"Nine years ago Friday, same-sex marriages started happening in Massachusetts, and the time since then has proved wonderfully unremarkable. The sky has not fallen. The earth has not opened to swallow us up."
Gov. Deval Patrick, Washington (DC) Post
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Massachusetts Governor Deval Patrick signing H.3810, 'An Act Relative To Gender Identity,' in the Senate Reading Room at the State House on Thursday. (photo: Eric Haynes/Governor's Office)
May 16, 2013 | I had an uncle whose second or third wife nobody in my family liked. I don’t really know why, and I didn’t have an opinion of my own. Yet no one uttered a contrary word in their presence. We may have been poor folk on the South Side of Chicago, but we had a Victorian sense of decorum. It was generally understood both that my family disapproved and that my uncle and aunt’s marriage was nobody’s business but their own.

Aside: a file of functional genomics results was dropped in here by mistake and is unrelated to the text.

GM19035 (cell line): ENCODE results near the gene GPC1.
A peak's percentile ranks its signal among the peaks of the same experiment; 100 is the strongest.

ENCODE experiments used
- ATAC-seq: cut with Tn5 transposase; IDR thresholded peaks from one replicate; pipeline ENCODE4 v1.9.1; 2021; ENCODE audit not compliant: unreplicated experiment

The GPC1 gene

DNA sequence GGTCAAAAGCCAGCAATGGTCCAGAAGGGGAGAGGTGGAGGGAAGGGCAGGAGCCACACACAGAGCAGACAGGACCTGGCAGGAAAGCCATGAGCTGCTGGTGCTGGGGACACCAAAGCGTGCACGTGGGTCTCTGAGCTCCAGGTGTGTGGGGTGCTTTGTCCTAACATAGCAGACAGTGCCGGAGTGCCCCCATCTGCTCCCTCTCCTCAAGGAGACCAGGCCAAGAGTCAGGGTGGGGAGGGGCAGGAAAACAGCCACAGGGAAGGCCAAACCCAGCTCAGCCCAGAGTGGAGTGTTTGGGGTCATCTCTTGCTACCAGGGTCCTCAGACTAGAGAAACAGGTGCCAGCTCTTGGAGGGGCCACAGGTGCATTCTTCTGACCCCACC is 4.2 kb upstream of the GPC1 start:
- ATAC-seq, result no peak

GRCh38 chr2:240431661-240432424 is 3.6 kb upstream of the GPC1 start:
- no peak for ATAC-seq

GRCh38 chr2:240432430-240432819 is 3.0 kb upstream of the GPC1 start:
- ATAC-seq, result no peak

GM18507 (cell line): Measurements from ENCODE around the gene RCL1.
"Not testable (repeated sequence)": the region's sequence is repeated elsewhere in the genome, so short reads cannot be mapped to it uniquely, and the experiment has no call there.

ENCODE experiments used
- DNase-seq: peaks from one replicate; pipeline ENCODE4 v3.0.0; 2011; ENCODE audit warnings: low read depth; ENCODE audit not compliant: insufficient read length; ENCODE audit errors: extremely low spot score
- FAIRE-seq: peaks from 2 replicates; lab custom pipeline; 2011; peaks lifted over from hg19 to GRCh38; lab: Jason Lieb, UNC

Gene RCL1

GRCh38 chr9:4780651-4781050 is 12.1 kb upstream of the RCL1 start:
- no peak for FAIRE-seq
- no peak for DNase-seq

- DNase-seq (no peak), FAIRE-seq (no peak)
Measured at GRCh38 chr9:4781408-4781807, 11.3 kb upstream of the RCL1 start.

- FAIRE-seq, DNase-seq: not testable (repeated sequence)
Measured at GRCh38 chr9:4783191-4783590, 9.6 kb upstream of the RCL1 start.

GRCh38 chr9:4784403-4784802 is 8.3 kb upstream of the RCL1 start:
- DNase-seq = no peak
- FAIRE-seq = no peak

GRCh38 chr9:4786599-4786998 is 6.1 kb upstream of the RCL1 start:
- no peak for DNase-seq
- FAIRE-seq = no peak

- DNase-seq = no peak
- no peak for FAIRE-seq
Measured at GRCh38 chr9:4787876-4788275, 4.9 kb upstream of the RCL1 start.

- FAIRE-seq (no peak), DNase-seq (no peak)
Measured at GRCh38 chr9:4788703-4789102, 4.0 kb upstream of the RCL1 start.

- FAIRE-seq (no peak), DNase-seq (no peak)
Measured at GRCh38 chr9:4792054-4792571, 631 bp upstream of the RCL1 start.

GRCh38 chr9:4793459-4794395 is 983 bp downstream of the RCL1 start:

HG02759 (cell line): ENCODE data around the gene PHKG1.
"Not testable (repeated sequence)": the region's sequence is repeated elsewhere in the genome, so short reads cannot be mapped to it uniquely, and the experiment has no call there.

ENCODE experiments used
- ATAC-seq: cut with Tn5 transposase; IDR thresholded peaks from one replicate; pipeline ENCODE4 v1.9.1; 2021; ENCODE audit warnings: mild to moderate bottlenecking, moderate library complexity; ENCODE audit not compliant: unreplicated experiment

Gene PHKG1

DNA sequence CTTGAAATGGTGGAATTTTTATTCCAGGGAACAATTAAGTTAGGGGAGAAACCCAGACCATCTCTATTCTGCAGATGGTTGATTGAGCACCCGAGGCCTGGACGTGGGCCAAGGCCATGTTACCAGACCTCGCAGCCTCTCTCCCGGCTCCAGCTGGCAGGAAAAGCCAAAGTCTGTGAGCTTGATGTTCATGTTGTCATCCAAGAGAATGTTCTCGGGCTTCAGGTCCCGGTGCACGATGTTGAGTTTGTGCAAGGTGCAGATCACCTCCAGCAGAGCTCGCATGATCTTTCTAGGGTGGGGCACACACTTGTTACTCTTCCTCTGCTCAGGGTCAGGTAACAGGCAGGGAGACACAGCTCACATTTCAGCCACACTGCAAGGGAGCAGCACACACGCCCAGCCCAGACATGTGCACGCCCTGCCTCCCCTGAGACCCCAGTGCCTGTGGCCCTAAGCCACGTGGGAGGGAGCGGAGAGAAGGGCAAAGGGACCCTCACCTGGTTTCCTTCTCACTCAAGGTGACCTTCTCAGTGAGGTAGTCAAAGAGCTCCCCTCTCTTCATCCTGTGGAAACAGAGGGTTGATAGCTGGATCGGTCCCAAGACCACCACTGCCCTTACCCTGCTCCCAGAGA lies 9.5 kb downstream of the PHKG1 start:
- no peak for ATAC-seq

When I was 10, around the same time I was coming to understand my family’s attitude toward my uncle’s marriage, the Supreme Court declared it unconstitutional to prohibit blacks and whites from marrying. Now, that seems like another world ago. Interracial marriages are common today. Loving v. Virginia marked a seismic cultural shift. Yet what applied to my uncle’s marriage made sense here, too. Some things are private matters, nobody else’s business.